Live, Love, Run

By Allison Marlow
Posted 8/15/17

George Freeman says there is indeed a secret to life and longevity: running.

It’s also his best remedy for answering a tough question.

“When you’ve got a problem on your hands and …

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Live, Love, Run

Posted

George Freeman says there is indeed a secret to life and longevity: running.

It’s also his best remedy for answering a tough question.

“When you’ve got a problem on your hands and you’ve got to find the solution or do some thinking, nine times out of ten you can figure it out after a run,” says the 86-year-old athlete from Foley.

It doesn’t hurt to win a few medals when you finish either.

Freeman has earned dozens of medals from races across the United States, including six turns at the Boston Marathon. This summer he returned from his 15th visit to the National Senior Games where Freeman was just one of eight athletes to have attended all of the bi-annual games.

“I’ve been to all of them, 30 years of my life,” Freeman says. “The next one is in New Mexico in 2019. I’ve never been there but I sure plan on going.”

And in 2019, Freeman is returning to the games as a runner. In this summer’s games, he opted to bowl. He left without a win.

“My feet were sticky. For some reason I picked up enough resistance that I couldn’t slide. That’s my alibi,” he says with a laugh.

Freeman began running in college. He continued daily runs even while working as a high school guidance counselor and managing a beef farm in New York. Freeman often ran with the high school sports teams he coached.

He helped grow his school’s cross country team from eight boys to 50 boys and girls. He coached girls’ basketball before game rules allowed those players to cross the half court line. He is pleased to see girls’ sports grow and prosper.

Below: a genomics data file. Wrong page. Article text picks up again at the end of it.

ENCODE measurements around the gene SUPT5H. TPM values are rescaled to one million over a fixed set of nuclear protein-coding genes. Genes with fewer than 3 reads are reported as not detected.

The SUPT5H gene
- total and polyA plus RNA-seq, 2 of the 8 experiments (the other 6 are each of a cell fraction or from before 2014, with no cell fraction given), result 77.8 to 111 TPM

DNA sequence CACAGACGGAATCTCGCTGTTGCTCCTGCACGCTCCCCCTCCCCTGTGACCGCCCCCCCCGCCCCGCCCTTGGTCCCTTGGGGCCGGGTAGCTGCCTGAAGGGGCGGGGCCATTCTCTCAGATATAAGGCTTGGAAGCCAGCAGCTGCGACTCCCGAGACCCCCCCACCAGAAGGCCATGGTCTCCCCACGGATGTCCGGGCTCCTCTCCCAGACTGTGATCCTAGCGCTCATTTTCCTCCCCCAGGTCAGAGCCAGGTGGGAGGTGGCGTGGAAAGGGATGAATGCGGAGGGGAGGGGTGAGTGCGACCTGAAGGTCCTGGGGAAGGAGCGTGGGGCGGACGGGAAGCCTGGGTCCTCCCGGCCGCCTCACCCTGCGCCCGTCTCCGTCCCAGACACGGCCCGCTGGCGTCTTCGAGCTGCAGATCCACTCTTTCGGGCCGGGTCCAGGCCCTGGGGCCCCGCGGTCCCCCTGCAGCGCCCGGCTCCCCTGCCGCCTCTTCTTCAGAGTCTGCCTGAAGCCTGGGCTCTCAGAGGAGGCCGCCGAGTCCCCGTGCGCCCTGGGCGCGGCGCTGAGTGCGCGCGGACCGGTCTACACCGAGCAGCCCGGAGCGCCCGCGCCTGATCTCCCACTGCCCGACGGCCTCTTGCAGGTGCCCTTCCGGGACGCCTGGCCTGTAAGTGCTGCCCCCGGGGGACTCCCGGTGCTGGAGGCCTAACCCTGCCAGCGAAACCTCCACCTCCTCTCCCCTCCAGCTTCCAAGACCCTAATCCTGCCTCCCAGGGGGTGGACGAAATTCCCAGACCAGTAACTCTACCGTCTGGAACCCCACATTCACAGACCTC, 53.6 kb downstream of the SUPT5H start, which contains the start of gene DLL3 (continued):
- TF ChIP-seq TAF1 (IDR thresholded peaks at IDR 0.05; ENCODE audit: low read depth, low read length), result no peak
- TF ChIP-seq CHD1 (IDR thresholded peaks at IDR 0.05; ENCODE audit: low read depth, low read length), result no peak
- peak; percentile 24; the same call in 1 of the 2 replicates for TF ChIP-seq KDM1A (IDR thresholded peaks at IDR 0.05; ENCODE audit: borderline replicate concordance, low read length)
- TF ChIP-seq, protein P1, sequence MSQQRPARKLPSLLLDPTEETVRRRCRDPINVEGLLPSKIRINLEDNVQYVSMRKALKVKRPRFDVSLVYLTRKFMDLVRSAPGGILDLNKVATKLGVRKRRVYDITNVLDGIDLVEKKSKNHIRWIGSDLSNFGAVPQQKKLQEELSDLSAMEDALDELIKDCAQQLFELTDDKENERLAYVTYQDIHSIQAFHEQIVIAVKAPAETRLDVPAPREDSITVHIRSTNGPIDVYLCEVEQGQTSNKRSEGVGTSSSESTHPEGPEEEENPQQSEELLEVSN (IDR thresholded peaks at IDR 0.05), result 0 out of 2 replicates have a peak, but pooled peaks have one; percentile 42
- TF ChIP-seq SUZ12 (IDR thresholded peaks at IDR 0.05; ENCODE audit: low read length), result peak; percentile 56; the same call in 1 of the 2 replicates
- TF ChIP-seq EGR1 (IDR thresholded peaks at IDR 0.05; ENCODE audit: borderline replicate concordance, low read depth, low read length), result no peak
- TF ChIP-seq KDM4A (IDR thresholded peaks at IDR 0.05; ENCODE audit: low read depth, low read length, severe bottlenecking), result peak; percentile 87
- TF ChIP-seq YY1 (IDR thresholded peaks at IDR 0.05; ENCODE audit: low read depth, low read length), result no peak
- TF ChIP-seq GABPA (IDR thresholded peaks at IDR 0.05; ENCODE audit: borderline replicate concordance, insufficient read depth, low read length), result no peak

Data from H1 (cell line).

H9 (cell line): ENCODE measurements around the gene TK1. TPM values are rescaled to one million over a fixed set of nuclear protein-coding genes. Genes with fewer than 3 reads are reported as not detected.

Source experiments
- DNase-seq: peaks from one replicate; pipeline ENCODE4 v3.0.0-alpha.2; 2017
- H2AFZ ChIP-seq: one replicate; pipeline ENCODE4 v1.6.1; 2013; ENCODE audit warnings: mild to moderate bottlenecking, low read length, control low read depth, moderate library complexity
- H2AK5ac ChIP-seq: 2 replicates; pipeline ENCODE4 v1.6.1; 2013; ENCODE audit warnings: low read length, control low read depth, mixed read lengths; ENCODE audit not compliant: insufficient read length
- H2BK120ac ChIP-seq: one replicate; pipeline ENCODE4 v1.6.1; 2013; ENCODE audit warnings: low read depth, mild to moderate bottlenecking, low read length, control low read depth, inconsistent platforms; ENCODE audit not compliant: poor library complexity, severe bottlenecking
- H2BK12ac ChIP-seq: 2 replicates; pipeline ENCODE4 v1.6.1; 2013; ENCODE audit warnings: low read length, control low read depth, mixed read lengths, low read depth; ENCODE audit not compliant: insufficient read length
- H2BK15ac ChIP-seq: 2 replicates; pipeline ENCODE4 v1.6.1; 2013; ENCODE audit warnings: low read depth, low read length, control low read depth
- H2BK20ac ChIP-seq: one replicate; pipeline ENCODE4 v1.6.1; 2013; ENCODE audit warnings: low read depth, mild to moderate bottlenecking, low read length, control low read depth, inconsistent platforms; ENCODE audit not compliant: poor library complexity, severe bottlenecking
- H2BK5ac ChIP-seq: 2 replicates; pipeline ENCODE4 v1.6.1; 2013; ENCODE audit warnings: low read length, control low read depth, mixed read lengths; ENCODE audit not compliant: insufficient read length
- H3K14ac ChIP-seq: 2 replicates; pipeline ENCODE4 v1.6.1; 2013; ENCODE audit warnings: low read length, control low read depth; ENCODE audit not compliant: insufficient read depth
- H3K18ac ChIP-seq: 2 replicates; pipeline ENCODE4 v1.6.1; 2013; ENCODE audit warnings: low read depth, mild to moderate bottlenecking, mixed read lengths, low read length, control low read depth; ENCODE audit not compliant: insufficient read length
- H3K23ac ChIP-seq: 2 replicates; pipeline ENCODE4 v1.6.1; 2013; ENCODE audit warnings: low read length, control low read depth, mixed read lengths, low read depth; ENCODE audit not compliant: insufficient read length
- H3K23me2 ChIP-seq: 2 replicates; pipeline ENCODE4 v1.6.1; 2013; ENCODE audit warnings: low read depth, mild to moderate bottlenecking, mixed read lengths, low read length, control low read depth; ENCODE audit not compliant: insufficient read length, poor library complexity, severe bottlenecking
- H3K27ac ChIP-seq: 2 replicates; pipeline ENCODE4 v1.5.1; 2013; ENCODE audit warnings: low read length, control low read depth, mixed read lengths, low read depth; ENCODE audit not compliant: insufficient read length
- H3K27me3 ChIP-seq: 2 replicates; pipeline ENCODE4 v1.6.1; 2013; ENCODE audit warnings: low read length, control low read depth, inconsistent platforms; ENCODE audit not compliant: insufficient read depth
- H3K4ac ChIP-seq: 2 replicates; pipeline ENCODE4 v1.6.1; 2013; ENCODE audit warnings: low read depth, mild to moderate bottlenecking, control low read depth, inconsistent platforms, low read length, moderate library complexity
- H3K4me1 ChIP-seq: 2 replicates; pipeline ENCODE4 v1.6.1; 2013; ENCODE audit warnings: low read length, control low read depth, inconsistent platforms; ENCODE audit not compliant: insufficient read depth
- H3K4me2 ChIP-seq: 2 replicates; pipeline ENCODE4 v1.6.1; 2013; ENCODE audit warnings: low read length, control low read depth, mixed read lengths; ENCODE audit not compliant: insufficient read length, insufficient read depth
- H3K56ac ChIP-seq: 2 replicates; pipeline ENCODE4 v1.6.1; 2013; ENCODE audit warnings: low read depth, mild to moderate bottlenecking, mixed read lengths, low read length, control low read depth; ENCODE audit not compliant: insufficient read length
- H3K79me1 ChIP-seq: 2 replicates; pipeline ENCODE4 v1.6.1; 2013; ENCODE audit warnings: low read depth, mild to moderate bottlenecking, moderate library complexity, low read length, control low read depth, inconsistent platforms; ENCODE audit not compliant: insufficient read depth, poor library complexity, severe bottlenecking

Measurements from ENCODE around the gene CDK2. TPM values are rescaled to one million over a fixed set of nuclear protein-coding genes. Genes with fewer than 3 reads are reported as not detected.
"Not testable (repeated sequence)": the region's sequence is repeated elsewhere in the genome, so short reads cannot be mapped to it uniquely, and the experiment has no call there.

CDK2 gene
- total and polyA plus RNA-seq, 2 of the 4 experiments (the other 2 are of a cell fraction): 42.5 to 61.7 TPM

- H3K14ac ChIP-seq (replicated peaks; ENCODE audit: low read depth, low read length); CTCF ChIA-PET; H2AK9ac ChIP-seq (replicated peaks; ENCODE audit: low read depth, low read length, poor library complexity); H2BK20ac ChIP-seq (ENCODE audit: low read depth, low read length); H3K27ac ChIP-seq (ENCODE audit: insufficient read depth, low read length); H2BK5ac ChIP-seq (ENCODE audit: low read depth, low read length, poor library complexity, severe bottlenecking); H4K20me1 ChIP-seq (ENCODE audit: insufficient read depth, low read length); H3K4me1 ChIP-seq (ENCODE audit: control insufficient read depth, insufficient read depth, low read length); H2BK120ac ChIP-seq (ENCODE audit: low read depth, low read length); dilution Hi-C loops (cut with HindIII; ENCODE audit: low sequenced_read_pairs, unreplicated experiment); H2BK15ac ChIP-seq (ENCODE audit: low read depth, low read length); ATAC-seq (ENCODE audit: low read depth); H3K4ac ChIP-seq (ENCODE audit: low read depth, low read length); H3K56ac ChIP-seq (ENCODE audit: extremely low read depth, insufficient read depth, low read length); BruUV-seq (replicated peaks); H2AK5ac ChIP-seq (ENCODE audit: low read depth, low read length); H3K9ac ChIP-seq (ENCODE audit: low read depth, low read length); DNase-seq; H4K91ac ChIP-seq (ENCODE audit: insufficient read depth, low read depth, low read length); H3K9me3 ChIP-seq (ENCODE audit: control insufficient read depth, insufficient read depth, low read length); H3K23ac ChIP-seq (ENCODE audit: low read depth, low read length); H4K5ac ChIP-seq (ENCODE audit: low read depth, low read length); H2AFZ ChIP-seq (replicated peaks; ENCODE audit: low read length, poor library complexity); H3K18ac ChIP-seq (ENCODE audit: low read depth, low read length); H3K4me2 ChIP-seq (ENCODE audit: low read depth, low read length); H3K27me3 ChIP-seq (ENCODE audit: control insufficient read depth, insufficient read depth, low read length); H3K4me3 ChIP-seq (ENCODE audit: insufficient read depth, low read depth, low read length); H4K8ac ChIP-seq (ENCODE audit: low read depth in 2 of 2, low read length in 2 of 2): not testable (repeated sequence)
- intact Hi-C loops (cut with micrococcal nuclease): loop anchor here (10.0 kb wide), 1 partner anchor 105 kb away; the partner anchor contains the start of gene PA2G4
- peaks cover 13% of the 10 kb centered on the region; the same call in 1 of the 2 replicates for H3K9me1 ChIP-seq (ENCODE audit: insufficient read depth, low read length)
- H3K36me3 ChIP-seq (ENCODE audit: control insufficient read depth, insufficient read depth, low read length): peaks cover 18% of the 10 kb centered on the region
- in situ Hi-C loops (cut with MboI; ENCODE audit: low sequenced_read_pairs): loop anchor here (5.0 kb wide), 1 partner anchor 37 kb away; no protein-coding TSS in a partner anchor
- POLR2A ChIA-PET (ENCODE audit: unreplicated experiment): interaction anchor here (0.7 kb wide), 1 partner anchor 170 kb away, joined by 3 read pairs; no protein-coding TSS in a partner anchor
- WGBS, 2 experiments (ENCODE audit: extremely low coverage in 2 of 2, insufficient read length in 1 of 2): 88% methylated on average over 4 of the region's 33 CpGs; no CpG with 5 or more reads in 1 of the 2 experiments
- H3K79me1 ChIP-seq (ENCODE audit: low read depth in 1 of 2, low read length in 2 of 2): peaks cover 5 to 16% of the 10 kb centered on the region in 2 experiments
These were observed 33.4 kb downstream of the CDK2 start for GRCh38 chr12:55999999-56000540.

He raised his own daughter to become a marathon runner. She teaches in Michigan and encourages her students to be active. Every month she chooses a student of the month to receive one of the hundreds of medals her father has earned on the track. The students write him letters of thanks, and admiration.

“I love to run. That’s me,” he says. “It keeps the weight down. I don’t have any disease, diabetes or high blood pressure.”

Freeman comes from a family of seven children. Four are still living, though he says two of his siblings are in bad shape with arthritis and other ailments. Freeman says his daily runs have kept him disease-free.

“Two years ago I had arthritis on my knee but I kept on running it and it got better,” he says.

If the sun is up, and the weather is favorable, chances are Freeman is already out on the track or the golf course. He encourages everyone he meets to get out and exercise.

“Take it easy early on, get into the habit,” he says. “Fitness is a lifetime adventure. Once you get into it, you will enjoy the rest of your life.”

And, you might win a few medals along the way too.

Freeman says as he ages, more and more baby boomers, including former Olympians, enter the National Senior Games. This year a 104-year-old man entered the races.

Some years, the competition is tough. Others, time catches up with the group of athletes.

“The older we get the easier it gets,” he says with a mischievous smile. “The competition all start dying off.”